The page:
Q: Watching you play this season, it seems like you’re playing with much more confidence and even getting some bounces going your way. In what ways have you been able to take that next step in your development?

AW: First of all, I have to give credit to my teammates because they’re playing unbelievably in front of me. The forwards are doing a better job of supporting the defense with their back-checking and our defense has been unbelievable in battling each game. I think the one thing that has improved this year with our team is that, when the puck is right around our net, the defense is getting back right away and helping clear stuff for me. I think the consistency throughout our whole team and playing the type of schedule that we did this year also helped us and that all has helped me play better, as well.

Q: What areas do you think you’ve made the greatest improvements in that has allowed you to take that next step in your development and gotten you to where you are today?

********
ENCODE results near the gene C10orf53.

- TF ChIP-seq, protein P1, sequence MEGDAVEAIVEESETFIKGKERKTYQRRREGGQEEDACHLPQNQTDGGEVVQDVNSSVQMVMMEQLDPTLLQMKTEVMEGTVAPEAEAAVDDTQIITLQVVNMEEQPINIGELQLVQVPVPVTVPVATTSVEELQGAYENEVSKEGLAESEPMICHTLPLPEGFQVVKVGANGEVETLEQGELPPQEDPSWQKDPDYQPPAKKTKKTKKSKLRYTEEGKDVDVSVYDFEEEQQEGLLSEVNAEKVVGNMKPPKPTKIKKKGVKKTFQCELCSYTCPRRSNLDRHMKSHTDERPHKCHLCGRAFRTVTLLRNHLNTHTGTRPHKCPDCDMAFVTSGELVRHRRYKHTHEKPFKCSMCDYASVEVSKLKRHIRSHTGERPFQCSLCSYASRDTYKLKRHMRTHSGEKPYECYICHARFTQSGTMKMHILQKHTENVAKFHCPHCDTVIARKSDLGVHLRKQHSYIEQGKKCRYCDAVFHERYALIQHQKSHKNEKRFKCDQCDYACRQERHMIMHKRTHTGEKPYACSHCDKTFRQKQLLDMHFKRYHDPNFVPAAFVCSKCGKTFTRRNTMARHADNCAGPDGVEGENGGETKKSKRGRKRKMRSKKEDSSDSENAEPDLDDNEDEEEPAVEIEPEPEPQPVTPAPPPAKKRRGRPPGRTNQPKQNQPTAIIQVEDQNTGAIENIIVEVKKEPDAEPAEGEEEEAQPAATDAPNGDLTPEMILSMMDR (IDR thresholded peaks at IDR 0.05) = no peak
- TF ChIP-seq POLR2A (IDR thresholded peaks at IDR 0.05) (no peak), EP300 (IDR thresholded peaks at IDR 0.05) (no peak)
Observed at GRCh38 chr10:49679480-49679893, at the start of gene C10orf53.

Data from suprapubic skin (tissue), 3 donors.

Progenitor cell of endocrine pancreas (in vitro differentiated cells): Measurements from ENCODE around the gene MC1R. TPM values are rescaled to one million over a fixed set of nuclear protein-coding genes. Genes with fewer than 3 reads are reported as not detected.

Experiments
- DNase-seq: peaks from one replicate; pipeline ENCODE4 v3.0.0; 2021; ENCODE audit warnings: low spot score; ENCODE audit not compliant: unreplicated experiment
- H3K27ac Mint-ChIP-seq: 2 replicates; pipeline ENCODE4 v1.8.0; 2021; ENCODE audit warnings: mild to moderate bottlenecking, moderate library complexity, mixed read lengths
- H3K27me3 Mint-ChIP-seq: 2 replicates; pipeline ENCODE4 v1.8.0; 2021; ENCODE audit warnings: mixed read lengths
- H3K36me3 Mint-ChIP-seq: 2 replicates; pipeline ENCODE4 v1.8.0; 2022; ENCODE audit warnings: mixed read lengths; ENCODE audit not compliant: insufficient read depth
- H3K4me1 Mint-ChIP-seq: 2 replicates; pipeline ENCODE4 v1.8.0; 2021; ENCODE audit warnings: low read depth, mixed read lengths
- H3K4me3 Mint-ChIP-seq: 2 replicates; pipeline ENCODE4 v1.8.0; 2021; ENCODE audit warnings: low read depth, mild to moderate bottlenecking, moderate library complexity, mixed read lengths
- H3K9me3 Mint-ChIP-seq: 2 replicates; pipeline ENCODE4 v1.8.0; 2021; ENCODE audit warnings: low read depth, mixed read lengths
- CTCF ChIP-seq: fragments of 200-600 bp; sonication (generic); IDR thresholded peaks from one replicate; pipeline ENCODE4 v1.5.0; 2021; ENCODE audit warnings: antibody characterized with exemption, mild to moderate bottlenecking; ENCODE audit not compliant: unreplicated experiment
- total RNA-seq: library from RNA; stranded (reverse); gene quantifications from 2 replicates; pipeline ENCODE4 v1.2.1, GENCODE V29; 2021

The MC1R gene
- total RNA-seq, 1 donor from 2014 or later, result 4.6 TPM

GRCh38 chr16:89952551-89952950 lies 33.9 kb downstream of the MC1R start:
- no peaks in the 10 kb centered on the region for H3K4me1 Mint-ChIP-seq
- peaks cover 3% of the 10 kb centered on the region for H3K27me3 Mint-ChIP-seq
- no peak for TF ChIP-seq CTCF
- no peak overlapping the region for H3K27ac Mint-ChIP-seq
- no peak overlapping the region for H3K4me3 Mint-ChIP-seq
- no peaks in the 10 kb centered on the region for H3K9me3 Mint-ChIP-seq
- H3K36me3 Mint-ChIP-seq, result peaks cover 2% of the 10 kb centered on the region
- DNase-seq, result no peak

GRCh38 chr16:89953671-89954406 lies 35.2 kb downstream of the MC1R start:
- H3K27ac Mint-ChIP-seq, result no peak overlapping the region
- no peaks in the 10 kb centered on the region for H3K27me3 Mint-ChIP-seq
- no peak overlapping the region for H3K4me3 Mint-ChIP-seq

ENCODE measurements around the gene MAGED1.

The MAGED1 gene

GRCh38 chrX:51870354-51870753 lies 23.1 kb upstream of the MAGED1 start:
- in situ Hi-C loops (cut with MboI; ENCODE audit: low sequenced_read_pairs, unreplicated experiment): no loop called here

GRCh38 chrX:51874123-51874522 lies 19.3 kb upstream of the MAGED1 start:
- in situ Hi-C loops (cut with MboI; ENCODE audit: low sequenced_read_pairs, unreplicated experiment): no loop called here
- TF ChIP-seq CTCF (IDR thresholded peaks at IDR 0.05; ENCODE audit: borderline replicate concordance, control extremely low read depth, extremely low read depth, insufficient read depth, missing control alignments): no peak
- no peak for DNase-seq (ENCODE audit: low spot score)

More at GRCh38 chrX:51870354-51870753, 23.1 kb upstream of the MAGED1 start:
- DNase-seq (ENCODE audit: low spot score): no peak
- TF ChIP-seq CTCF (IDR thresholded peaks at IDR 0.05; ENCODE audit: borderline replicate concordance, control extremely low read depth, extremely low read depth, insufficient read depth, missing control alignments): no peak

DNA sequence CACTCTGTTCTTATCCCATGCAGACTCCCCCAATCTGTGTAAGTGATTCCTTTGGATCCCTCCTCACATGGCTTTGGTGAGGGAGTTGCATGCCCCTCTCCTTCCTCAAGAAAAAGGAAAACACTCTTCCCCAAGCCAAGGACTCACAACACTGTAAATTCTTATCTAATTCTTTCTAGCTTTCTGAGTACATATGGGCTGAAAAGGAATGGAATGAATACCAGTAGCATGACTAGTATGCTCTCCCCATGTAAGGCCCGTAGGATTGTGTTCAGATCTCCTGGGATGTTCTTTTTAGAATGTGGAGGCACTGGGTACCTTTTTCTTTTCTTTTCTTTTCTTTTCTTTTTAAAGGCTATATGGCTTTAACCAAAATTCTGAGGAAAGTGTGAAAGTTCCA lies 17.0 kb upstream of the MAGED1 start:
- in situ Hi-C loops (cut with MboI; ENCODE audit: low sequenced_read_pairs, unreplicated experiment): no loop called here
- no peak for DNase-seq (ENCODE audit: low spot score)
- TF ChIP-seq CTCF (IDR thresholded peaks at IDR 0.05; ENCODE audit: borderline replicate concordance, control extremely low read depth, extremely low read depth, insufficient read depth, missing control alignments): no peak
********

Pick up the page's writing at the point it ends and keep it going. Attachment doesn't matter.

AW: There are two things that have really helped me. One of them was playing in tight around the net. I’ve been working on that a lot. Last year, I allowed a couple of goals to go in right around the net whether it was through the five-hole or in tight. I’ve been working on blocking more and getting that right depth (in the crease) when pucks are in tight like that and being able to fight through it. That’s something that me and Coach J (Minnesota goaltending coach Justin Johnson) worked on last summer. The second thing that I’ve worked on that’s really helped me is working on my depth when zone rushes are coming in. Coach J has worked with me on not trying to get too deep too quickly and making sure that I’m holding my ground at the top (of the crease) because pucks will funnel out of you better and that’s where you can give up bad rebounds.

Q: The mental aspect is obviously a very big part of a goalie’s game. Do you feel that you’re mentally stronger this year than you were last year?